Among the many interesting questions asked at Berkshire Hathaway's (NYSE:BRK-A)(NYSE:BRK-B) annual meeting was a perennial favorite of mine: What happens if someone tries to break up Berkshire, presumably after Warren Buffett and Charlie Munger are no longer with us?
I like it, because it's a thinker's question. What if I could own a little See's Candies, and some Geico but hold off on the utilities because of their lower-return profile? Maybe you'd choose to just own a little Precision Castparts, now that it's no longer publicly traded. Or you might prefer taking a stake in something smaller, like The Pampered Chef, for example.
It all sounds pretty interesting, but it's also highly unlikely. As Buffett and Munger opined at the meeting in Omaha, breaking up Berkshire would be very hard to do. It's so big that even its pieces would be hard for most buyers to digest, it has well-known capital allocation priorities (share repurchases) that would probably quell activists' anger, and it'd be a tough pitch to recommend breaking apart something the world's greatest investors put together.
But it may also just be impossible ...
Buffett and Munger may have been simply wasting their breath explaining why Berkshire will stay whole. Some very smart people believe that Berkshire has been constructed in such a way that it can never be taken apart.
This is a topic that occasionally fascinates me. That Buffett would cleverly structure his masterpiece so that it could never be ripped apart is about as amusing as the insurance industry can get. But there's a convincing case to be made that this is exactly what Buffett has spent the past 51 years doing.
Alice Schroeder, author of The Snowball: Warren Buffett and the Business of Life, once wrote that she thought Berkshire was explicitly designed to be glued together permanently. When asked about breaking it up, she wrote that "Warren has designed it so that Berkshire can't be broken up as far as I can tell," later highlighting National Indemnity's ownership of BNSF as an example of the company's structural complexity. She should be the one to know, given she had unprecedented access to Buffett and Berkshire while writing a biography on Buffett. Before that, she followed Berkshire as a sell-side analyst for years.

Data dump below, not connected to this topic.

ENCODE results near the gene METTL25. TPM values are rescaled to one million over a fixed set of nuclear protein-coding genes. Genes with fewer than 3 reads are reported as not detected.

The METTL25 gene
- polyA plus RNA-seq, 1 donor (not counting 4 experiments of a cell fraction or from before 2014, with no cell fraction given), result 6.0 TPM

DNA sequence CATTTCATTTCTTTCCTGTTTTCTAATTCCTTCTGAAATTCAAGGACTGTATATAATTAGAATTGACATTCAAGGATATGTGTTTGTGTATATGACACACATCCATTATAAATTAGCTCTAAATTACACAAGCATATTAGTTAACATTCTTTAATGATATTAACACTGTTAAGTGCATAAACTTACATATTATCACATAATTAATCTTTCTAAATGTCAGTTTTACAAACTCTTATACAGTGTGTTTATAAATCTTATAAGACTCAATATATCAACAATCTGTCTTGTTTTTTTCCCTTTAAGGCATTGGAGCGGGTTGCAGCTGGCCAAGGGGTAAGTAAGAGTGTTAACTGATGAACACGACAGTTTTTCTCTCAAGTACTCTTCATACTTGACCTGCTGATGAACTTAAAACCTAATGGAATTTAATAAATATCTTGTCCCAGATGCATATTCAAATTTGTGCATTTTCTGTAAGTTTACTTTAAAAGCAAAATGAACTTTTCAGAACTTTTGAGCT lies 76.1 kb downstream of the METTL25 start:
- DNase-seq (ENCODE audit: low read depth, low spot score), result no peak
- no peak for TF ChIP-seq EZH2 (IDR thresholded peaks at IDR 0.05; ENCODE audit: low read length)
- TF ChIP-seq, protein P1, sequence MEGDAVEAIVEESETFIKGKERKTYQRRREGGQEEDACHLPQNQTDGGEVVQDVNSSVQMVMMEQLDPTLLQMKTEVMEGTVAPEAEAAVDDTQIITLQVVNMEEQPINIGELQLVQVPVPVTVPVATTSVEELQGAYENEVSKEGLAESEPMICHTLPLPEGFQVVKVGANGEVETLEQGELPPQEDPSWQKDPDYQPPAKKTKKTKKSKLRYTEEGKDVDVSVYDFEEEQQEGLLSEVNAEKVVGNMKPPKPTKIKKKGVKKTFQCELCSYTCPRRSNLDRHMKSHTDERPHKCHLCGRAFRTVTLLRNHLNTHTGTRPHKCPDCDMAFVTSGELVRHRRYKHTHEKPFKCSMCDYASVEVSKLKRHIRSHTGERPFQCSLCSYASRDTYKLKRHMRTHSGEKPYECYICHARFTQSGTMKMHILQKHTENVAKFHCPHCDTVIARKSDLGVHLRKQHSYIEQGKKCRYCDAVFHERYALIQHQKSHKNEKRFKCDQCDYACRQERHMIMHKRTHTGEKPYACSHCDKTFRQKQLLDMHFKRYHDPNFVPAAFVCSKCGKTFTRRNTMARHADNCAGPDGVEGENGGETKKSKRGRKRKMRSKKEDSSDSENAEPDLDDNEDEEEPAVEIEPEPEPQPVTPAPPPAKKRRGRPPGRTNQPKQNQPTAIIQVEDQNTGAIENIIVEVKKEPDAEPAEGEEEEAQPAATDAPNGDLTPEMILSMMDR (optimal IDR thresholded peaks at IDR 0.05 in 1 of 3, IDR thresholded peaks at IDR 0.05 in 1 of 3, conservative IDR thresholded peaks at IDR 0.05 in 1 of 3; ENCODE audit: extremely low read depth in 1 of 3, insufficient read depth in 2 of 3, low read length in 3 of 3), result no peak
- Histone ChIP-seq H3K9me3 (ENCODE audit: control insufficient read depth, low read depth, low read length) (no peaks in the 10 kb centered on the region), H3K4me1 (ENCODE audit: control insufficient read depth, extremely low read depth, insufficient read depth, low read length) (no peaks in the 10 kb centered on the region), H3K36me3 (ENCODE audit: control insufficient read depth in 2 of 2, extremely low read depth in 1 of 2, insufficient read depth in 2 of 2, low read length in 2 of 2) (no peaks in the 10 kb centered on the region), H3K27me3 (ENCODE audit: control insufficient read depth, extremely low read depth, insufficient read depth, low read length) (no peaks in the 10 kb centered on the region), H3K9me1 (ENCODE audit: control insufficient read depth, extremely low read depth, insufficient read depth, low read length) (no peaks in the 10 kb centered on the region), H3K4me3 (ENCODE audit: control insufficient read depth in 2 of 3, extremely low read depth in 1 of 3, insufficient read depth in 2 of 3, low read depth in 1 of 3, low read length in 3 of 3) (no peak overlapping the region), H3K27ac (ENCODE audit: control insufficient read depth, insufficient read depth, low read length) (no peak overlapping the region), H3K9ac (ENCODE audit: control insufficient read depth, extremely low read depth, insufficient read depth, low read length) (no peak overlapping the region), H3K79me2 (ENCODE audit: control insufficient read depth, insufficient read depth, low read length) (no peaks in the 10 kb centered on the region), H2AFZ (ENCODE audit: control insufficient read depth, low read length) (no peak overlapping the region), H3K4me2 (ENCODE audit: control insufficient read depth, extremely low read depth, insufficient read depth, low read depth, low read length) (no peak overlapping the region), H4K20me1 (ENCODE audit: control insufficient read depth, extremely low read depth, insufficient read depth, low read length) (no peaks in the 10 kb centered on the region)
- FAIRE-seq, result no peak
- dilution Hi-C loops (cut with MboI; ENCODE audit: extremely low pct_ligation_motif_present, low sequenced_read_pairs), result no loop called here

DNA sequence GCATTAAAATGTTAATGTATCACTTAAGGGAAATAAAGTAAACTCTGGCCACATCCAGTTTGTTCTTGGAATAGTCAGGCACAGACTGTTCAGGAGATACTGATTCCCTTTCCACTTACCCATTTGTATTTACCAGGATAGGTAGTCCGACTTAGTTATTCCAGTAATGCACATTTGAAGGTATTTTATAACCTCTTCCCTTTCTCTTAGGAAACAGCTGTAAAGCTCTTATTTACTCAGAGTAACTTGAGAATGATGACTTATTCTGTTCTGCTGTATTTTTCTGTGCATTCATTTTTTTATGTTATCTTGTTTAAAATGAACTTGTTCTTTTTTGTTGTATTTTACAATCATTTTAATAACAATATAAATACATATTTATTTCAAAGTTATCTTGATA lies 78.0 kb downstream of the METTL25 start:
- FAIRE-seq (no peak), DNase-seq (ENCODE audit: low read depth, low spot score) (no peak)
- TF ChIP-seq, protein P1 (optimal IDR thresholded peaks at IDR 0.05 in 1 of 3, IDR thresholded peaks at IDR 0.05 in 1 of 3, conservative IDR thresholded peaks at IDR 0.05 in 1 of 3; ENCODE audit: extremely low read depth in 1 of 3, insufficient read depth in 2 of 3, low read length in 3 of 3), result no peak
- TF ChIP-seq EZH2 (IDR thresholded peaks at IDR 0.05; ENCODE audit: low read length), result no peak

National Indemnity may be Berkshire's crown jewel. Though few may know its name, it is the insurance company that acts as a holding company for many of Berkshire's biggest investments.
At the end of last year, it held $161.8 billion of assets, which included wholly owned companies such as BNSF. The company is also the container for many of Berkshire's common stock investments, with common stock making up an unprecedented 58% of its investment assets, multiples the insurance industry average.
Don't take size as the only factor that stands in the way of National Indemnity's, and thus Berkshire's, dissection. Complexity is the other. Consider what it does. National Indemnity makes billion-dollar wagers on anything from weather-related catastrophes to the eventual losses from other insurers' asbestos claims. (Fun fact: Ajit Jain is technically an employee of National Indemnity.)
As Buffett has written, the key to these varied types of long-tail insurance is the financial stability of the insurer. Since losses are likely to come years and decades later, the insurance company's liabilities have to be carefully matched with assets. If you think about that a little bit, you might come to see that it's only natural that an insurer of this type would back billions of dollars in future liabilities with long-lived, low-return assets like, say, a railroad as big as BNSF.
You might also come to the conclusion that regulators and customers might think of an activist with a scalpel as being anything but a harbinger of financial stability for a complex reinsurer. And you might, like Schroeder, come to think of National Indemnity as the cog that holds Berkshire together, as well as a shield to keep activists at bay.
All this is to say that if you weren't satisfied with the handful of reasons Buffett and Munger believe Berkshire won't be broken up, you can take solace in knowing that at least one person who was very close to Buffett believes he's already done his best to make sure it can't be done.
Jordan Wathen has no position in any stocks mentioned. The Motley Fool owns shares of and recommends Berkshire Hathaway. Try any of our Foolish newsletter services free for 30 days. We Fools may not all hold the same opinions, but we all believe that considering a diverse range of insights makes us better investors. The Motley Fool has a disclosure policy.